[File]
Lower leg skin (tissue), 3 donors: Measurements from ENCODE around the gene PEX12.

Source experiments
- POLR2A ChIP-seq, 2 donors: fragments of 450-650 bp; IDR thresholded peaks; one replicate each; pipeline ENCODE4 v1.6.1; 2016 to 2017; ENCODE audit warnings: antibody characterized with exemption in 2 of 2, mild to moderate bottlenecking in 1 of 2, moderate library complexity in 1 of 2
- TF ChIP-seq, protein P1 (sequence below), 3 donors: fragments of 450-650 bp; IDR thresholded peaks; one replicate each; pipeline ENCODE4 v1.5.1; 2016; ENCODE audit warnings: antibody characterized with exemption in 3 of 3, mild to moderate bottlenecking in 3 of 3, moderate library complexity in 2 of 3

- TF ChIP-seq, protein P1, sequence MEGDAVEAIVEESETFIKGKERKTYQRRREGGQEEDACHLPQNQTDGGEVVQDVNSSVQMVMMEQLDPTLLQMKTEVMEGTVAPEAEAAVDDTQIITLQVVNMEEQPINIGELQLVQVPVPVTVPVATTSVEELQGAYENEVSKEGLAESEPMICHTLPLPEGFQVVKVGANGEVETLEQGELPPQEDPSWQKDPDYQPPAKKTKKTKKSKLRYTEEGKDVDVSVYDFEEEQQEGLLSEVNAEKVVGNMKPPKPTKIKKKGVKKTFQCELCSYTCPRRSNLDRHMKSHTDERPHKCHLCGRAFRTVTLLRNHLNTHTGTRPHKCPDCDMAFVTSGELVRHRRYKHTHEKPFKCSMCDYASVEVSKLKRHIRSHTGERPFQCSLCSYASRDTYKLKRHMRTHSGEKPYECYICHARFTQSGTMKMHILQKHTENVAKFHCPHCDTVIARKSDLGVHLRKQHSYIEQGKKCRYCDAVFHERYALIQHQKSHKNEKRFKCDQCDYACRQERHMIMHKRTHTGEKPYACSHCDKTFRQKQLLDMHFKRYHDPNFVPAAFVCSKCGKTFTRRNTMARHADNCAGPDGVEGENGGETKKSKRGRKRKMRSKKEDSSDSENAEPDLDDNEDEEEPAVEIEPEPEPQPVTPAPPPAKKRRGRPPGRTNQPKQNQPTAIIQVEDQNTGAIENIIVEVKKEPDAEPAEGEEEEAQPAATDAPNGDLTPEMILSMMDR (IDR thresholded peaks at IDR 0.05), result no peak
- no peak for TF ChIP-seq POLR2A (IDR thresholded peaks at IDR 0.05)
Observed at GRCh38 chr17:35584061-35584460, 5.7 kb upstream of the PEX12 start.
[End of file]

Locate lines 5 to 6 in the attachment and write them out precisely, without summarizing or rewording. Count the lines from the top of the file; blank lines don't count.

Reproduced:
- TF ChIP-seq, protein P1, sequence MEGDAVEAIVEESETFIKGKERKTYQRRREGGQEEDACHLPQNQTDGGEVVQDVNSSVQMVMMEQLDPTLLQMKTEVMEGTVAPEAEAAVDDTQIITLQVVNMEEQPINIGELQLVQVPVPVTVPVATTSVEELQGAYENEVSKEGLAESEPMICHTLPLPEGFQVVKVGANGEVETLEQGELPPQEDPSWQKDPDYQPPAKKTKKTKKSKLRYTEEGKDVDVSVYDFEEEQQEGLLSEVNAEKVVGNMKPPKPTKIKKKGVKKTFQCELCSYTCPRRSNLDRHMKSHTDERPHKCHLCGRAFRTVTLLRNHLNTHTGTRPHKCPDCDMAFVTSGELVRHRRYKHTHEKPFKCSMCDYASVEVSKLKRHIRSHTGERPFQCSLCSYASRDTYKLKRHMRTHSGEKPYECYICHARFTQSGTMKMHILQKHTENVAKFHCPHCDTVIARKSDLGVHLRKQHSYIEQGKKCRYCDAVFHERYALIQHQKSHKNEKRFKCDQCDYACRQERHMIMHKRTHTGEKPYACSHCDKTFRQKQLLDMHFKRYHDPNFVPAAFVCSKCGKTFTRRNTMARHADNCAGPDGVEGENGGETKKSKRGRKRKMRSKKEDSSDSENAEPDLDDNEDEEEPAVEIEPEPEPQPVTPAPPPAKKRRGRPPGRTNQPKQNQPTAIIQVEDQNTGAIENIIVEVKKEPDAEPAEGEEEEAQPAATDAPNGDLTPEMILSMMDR (IDR thresholded peaks at IDR 0.05), result no peak
- no peak for TF ChIP-seq POLR2A (IDR thresholded peaks at IDR 0.05)